Book Review: “Universal Harvester” by John Darnielle

John Darnielle’s recent novel Universal Harvester does not belong to the mystery genre exactly, however it does raise a lot of questions that we hope for a big payoff at the end when we realize all of the missed clues scattered throughout the story. Or perhaps the book could leave us with more questions than answers but still be satisfying in the way that it does so while still hinting at its meaning. Sadly, despite the intriguing ideas and tone Universal Harvester follows through on neither promise.

Jeremy Heldt, in his early twenties, works at a video store in the late nineties and still lives with his father. Their mother died six years earlier in a car crash, and her loss still looms over the household. After a couple of customers returned tapes to the store complaining that they contained some home-recorded footage spliced into the videotape that they rented, he examines the footage. It turns out to be incomplete scenes that depict weird moments in a shed somewhere, including people underneath a tarp getting kicked by somebody whose face we never see and a woman whose head is covered in a hood being asked to do strange things such as standing on one leg.

Jeremy, Stephanie (one of the customers) and Sarah Jane (the store’s owner) each try to unravel the mystery of these scenes. Sarah Jane finds the house in a neighboring town (the bulk of the story takes place in Nevada, Iowa) that she identifies from the videos. She meets the woman who lives in the house, Lisa Sample, who at first denies any knowledge of the videos but ultimately befriends Sarah.

We then get Lisa’s backstory, or rather her mother Irene’s, for a good portion of the book. We learn that she becomes disenfranchised with life with her family, having moved away from her familiar church. She gets sucked into a traveling religious sect (possibly a cult) and her husband and daughter search across the country to find her.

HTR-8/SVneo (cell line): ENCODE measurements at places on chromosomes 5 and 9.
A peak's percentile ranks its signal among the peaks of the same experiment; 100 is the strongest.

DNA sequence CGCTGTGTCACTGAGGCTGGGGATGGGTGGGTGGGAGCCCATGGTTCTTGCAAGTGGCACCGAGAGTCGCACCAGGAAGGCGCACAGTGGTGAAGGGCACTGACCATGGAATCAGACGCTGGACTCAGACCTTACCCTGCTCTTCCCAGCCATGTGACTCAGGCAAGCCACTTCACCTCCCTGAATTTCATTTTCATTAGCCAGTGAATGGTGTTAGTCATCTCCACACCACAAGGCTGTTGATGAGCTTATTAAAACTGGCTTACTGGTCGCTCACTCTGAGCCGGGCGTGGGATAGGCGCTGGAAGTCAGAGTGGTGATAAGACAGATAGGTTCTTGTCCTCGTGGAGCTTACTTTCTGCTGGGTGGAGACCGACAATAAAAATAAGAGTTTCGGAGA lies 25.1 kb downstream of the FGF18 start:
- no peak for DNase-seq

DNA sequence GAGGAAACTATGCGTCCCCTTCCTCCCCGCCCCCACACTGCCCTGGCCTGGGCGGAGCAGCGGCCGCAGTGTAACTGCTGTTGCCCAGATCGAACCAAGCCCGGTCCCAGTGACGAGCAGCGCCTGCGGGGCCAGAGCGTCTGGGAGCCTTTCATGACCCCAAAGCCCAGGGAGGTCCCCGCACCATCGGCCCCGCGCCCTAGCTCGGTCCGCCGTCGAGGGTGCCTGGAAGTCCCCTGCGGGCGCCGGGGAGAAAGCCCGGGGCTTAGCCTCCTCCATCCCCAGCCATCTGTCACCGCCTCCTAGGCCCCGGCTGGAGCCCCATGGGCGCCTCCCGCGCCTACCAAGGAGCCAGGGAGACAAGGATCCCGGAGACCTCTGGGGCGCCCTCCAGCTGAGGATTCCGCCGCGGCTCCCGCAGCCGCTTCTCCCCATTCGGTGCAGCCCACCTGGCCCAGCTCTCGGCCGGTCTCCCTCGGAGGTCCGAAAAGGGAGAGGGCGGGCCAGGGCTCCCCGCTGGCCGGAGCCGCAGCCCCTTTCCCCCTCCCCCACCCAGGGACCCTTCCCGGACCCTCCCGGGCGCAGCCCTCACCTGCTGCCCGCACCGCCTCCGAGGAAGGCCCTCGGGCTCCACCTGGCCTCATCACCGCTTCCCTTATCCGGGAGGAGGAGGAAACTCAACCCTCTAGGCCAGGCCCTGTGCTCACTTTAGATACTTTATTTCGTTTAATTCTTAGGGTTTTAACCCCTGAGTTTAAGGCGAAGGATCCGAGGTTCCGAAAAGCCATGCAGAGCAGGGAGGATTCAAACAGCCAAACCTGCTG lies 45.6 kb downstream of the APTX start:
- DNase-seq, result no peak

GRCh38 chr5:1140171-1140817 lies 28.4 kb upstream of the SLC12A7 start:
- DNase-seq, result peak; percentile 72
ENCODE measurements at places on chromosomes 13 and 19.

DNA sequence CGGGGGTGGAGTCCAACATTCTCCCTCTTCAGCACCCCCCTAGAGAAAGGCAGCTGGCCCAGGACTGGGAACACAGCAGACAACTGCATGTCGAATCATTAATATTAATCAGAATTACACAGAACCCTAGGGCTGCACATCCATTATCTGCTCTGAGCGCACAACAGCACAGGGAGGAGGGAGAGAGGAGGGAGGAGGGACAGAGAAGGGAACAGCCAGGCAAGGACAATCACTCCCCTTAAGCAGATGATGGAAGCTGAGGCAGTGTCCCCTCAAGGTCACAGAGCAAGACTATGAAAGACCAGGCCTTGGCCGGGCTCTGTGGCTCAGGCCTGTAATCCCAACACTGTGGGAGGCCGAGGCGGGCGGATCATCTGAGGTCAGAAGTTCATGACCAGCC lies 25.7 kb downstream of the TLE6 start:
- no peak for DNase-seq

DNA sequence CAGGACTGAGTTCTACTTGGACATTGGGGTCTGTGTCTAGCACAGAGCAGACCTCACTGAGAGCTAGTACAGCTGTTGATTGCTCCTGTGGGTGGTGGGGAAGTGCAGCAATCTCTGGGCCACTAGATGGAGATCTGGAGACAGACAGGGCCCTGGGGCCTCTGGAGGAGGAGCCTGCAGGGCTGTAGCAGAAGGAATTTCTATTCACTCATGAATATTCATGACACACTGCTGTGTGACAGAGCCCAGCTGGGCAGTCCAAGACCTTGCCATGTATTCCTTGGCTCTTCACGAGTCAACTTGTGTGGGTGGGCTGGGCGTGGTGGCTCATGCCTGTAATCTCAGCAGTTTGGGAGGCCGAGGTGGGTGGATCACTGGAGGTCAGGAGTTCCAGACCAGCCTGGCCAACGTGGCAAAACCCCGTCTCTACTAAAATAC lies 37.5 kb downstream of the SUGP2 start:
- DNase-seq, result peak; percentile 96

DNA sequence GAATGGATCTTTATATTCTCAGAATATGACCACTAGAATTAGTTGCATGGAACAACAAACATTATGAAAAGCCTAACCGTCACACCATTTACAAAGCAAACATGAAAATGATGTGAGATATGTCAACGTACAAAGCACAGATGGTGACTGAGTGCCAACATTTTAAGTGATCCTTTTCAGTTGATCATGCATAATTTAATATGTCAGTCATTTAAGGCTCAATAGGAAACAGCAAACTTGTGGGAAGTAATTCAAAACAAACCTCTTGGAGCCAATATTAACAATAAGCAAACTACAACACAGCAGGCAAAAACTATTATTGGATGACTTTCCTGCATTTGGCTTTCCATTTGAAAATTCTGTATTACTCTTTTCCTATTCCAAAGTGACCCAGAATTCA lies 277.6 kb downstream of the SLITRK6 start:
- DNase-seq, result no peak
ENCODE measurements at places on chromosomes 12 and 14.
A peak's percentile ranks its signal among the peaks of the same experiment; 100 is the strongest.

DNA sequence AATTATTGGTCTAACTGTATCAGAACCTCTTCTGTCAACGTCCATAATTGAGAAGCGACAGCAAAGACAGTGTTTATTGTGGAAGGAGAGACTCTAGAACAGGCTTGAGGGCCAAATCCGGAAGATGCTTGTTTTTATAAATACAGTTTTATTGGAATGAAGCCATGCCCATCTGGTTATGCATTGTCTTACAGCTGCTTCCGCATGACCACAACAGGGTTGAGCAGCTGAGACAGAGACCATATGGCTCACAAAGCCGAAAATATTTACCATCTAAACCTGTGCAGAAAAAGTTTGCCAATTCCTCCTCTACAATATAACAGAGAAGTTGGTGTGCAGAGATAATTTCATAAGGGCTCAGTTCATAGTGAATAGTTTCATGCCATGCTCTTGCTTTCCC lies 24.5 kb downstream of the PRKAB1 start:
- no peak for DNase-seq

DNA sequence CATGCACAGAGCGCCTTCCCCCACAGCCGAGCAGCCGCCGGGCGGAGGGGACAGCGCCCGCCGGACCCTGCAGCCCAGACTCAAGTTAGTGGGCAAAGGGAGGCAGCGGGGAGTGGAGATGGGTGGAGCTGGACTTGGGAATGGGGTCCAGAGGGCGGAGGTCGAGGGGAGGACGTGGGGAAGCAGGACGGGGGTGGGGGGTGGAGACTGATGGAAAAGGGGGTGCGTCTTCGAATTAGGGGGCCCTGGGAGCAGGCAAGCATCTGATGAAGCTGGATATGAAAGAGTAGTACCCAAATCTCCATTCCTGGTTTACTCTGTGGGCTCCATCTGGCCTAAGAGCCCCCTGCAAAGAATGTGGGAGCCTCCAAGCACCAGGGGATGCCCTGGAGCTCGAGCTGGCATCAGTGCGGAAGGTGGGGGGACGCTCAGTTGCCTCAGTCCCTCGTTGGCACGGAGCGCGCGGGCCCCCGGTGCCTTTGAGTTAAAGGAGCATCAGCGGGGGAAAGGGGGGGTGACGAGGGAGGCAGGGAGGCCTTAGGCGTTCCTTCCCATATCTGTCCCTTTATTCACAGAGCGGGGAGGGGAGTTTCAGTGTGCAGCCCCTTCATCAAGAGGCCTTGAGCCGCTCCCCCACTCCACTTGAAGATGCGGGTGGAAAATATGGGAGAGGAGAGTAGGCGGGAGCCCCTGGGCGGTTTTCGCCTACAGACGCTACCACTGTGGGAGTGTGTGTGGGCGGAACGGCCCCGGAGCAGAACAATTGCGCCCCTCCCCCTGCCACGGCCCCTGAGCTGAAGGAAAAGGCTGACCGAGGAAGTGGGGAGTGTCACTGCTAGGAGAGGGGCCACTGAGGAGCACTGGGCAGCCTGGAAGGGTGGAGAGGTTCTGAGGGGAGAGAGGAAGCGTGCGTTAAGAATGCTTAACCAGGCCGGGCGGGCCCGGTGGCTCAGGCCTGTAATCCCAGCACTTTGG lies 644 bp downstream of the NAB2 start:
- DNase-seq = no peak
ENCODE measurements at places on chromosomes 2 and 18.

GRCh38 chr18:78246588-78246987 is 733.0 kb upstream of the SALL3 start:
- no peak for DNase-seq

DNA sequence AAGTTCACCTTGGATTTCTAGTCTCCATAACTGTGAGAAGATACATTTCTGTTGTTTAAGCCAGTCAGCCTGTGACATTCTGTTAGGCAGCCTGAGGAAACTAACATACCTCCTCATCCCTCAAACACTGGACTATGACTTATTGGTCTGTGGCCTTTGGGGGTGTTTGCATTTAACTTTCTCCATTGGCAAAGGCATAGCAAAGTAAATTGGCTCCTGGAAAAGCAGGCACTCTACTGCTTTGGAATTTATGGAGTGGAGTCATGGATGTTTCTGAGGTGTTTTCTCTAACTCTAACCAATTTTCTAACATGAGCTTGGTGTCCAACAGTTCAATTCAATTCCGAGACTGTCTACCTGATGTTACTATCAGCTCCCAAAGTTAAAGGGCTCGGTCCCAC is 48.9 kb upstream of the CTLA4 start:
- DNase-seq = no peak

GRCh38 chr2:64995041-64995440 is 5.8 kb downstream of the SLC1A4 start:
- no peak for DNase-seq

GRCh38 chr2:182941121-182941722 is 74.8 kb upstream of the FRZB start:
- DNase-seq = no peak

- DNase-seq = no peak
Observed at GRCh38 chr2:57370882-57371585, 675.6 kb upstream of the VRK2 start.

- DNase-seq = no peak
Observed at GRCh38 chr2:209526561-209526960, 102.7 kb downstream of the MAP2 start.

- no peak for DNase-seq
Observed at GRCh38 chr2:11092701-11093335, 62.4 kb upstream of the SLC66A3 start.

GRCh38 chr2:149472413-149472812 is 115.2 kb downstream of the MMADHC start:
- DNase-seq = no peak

The book takes a slow, quiet place despite these strange happenings, giving it a sort of Twin Peaks feel. Amidst the main events of the story we see Jeremy’s father starting to date again and Jeremy’s struggle with future work prospects, not wanting to disappoint Sarah Jane. The book starts off in third person and remains that way for the bulk of it, but occasionally the narrator switches to first, revealing that we’re reading somebody’s attempt years later to piece together the story from multiple sources. Aside from the videotapes, this is the biggest mystery of the book: who is this stranger? How will we find out?

Unfortunately, the ending ties most of the story up too nicely and yet unevenly and the reveal of the narrator is disappointing. The ending is only unpredictable by just how predictable it is. The story up to that point is so intriguing that the end feels like a let-down. It works, it makes sense, but it shouldn’t have to. There’s also something about the narration of first person that really irritates me at the end but I can’t give away my gripe without giving away a major spoiler. (Likewise, one of the big questions of the book isn’t answered exactly but only hinted at—at least Darnielle leaves that one up to interpretation.)

This isn’t to say that Universal Harvester isn’t worth reading. Right up to the ending the book is intriguing and it isn’t exactly a “whodunnit” anyway. But I wish the payoff at the end had more of an impact than it had, in order to drive the themes of the book home more.


This is just a quick note at the end to say that I will be skipping next week’s book review. I have to catch up on too many other projects, including some other reading, that I’m going to take the time to work on those over the next few days and won’t have time to read a new book to review.